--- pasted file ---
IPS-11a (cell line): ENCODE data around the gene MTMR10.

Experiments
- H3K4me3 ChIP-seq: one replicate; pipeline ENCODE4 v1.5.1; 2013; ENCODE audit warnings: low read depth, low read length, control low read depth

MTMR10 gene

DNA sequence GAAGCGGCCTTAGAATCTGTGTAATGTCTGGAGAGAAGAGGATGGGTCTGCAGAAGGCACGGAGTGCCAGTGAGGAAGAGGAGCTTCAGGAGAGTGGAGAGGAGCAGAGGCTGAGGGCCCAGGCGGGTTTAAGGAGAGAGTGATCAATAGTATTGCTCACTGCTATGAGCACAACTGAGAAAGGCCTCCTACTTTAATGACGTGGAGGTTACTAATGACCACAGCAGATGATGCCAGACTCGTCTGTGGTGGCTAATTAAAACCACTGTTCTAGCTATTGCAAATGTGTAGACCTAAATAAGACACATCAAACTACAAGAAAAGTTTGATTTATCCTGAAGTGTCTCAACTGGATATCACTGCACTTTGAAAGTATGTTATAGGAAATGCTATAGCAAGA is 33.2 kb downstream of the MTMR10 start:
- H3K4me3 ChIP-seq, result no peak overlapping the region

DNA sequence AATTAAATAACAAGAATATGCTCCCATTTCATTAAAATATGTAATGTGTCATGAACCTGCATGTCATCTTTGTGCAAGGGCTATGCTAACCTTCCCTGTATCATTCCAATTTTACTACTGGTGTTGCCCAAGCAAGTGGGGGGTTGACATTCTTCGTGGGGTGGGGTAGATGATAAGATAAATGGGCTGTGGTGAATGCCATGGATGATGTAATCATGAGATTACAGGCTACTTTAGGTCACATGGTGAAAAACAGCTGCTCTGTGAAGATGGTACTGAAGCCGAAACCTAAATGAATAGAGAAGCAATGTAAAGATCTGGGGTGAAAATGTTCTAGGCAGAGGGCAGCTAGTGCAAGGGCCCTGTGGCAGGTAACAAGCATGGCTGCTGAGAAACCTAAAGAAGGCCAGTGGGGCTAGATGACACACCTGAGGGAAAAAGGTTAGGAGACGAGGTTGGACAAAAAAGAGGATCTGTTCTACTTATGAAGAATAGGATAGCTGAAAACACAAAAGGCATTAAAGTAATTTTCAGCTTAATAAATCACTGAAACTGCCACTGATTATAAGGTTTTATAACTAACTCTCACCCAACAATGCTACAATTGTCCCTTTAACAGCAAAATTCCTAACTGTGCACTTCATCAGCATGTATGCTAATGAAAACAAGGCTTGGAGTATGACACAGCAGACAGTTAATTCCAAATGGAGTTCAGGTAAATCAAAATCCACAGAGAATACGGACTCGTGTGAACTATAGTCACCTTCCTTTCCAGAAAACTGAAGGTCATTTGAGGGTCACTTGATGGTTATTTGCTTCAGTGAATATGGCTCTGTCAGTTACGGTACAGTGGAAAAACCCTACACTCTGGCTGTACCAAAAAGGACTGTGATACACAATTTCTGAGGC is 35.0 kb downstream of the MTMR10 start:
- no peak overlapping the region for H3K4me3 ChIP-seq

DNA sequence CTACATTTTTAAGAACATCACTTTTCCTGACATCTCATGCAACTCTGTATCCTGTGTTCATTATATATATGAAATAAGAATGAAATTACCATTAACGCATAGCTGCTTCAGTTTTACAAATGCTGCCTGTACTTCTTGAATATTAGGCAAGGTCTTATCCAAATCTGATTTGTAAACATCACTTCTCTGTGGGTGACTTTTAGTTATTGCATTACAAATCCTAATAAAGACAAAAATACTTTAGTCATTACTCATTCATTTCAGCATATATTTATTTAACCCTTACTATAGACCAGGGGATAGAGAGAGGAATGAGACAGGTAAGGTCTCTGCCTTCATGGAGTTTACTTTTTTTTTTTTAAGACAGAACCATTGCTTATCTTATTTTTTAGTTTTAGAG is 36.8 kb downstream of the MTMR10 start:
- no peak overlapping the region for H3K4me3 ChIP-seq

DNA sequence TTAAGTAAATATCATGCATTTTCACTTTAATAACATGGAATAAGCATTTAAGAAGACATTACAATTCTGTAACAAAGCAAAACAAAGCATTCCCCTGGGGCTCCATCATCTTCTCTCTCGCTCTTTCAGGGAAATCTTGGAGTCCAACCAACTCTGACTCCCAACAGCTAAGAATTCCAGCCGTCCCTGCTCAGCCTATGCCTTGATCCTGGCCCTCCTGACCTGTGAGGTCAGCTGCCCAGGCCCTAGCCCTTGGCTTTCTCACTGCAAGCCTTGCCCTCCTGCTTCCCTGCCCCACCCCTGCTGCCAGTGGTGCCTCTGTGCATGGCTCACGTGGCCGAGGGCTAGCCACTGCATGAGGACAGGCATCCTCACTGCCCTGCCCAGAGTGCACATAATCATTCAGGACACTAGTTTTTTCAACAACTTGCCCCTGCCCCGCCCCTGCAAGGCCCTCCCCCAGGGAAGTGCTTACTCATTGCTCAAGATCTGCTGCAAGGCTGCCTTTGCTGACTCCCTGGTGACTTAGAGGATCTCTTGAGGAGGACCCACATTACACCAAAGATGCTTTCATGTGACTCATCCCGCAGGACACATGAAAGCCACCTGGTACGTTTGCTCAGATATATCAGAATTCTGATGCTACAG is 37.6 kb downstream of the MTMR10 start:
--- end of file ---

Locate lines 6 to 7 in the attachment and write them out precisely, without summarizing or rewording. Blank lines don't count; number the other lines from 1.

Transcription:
- H3K4me3 ChIP-seq, result no peak overlapping the region

DNA sequence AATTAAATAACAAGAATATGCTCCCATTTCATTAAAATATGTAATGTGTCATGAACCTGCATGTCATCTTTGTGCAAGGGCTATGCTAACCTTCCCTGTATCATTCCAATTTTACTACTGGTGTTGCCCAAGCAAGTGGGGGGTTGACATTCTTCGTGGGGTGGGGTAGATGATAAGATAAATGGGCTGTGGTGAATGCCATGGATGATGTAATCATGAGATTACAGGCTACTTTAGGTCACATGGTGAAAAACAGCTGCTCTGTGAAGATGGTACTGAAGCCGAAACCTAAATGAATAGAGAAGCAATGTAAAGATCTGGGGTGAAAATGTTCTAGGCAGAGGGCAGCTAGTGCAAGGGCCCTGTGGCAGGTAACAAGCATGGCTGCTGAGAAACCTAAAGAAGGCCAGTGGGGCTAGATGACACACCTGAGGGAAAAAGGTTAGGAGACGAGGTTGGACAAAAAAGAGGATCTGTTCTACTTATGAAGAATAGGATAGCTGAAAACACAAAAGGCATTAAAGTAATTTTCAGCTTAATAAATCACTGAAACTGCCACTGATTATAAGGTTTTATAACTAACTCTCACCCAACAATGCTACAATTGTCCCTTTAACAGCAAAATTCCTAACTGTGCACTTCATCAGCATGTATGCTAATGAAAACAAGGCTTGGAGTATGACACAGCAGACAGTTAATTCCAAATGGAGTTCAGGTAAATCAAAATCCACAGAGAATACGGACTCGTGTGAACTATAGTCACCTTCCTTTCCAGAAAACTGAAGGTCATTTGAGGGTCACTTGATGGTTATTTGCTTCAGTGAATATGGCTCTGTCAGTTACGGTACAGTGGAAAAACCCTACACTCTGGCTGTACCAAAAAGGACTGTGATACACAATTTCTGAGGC is 35.0 kb downstream of the MTMR10 start: